Agenda item

Agenda item

Report of the Scrutiny Inequality Panel - Combatting inequality: Is Oxford City Council doing all it can to make Oxford a fairer, more equal place?

The Inequality Panel of the Scrutiny Committee has submitted a report which considers issues of inequality in the city.


Councillor Van Coulter, Chair of the Inequality Panel, will present the report.


Scrutiny Inequality Panel’s recommendations to the City Executive Board:


Recommendation 1 - We recommend that the City Council leads on the development of a long-term multi-agency inequality strategy for Oxford. This should be informed in part by the evidence gathered in this Inequality Review and enhanced when Oxfordshire Clinical Commissioning Group produces its report on health inequalities. The Strategy should be supported by an Action Plan that includes any accepted Inequality Panel recommendations.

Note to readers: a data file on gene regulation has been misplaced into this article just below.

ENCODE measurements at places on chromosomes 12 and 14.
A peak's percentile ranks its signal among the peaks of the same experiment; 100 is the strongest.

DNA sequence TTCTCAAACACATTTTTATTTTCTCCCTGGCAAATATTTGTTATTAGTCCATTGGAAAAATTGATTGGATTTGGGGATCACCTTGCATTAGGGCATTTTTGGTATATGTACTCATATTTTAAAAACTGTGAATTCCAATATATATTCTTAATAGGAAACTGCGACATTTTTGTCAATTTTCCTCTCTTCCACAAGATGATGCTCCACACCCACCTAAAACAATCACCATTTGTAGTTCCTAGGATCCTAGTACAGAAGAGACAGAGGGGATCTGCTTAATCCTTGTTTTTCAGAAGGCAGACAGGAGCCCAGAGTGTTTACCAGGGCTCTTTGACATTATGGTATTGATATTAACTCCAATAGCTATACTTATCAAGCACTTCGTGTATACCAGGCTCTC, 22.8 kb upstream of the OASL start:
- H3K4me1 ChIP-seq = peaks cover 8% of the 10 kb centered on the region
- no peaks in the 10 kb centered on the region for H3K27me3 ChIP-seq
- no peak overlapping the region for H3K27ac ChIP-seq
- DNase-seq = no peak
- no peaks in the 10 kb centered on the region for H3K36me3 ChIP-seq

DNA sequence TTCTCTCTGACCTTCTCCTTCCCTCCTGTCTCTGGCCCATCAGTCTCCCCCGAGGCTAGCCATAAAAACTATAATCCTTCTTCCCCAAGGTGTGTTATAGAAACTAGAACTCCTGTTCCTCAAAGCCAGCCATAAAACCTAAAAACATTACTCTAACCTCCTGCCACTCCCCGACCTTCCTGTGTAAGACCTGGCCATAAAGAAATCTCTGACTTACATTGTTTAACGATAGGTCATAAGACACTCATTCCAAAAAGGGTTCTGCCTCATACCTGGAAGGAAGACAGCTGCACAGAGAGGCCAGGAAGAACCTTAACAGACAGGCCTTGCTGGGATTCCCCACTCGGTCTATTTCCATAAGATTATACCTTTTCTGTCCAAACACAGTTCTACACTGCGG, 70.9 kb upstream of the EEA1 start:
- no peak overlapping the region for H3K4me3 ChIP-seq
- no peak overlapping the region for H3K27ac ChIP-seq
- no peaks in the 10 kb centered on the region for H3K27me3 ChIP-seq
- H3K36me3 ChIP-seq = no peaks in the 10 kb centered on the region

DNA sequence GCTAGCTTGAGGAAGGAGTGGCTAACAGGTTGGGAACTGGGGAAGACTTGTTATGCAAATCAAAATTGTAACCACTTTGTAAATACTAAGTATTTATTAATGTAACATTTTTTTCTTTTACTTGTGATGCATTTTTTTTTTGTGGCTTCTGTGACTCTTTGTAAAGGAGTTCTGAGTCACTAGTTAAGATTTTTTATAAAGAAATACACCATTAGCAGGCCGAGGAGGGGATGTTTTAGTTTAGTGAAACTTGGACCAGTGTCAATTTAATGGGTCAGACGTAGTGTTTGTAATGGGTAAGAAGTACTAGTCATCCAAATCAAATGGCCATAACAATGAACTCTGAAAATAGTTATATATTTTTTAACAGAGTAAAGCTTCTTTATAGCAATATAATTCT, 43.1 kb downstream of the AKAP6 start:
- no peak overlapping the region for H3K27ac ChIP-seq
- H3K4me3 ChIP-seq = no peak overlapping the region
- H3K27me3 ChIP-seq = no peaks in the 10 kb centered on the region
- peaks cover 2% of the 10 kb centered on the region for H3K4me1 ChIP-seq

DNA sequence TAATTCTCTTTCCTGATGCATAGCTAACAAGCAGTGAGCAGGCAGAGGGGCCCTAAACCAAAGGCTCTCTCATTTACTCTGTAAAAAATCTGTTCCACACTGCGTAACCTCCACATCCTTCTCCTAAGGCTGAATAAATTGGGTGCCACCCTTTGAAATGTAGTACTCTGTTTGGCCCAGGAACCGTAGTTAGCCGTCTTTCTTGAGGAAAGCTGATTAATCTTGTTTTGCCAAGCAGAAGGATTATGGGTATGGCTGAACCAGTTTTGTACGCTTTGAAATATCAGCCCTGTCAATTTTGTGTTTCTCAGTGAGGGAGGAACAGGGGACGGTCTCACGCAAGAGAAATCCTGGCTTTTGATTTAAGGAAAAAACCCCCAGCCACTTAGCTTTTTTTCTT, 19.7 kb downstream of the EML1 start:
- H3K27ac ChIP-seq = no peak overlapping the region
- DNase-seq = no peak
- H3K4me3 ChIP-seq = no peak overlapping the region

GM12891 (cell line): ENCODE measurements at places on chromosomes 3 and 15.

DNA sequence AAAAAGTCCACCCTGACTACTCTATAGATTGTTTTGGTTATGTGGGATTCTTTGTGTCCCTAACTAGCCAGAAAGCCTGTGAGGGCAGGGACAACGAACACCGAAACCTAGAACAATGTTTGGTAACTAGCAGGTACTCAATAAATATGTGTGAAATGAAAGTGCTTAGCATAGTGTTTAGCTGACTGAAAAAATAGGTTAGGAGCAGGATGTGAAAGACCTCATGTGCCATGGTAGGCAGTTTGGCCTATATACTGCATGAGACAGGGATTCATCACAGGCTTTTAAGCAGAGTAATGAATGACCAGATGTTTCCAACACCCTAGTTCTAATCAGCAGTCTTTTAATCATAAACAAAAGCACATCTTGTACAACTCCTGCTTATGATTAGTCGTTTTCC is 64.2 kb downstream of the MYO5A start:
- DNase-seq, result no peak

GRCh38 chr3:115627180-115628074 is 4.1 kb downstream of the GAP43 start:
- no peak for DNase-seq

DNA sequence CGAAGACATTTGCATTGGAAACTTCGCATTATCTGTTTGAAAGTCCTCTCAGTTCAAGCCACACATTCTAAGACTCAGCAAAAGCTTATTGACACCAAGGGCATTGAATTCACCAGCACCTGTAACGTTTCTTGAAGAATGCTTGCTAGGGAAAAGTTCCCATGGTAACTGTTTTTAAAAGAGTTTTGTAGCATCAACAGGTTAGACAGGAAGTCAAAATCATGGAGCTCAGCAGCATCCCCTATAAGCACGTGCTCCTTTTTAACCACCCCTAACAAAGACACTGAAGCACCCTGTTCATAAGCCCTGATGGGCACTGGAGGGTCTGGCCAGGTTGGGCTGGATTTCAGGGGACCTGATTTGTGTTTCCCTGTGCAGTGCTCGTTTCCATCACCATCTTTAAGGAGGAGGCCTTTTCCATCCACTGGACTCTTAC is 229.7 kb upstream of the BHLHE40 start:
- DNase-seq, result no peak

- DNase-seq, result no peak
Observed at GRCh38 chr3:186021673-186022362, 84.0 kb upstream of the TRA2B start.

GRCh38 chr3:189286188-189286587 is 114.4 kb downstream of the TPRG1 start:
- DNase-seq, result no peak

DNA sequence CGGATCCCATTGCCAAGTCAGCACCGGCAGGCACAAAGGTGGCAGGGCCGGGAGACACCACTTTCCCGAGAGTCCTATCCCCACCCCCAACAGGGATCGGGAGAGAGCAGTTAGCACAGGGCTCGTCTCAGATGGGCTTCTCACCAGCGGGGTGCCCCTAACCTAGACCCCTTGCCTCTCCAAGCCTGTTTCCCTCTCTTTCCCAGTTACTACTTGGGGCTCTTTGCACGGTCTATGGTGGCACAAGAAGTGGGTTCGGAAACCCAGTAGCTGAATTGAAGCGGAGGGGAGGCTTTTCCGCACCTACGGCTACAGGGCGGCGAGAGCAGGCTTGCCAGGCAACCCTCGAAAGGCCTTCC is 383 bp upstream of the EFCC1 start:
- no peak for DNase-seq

Recommendation 2 – We recommend that the City Council ensures it has sufficient staffing resources in partnership posts to play a leading role in working with partners to deliver on a multi-agency inequality strategy for Oxford (see recommendation 1). We envisage that savings are achievable from overcoming silos and working in partnership to tackle long terms issues associated with inequality.


Recommendation 3 - We recommend that the City Council commissions Professor Danny Dorling and the City Council’s Social Research Officer to develop an Oxford City Inequality Index based on aspects of inequality that that the City Council can influence either directly, or indirectly to a significant extent. Council Performance should be assessed against the movement of this index.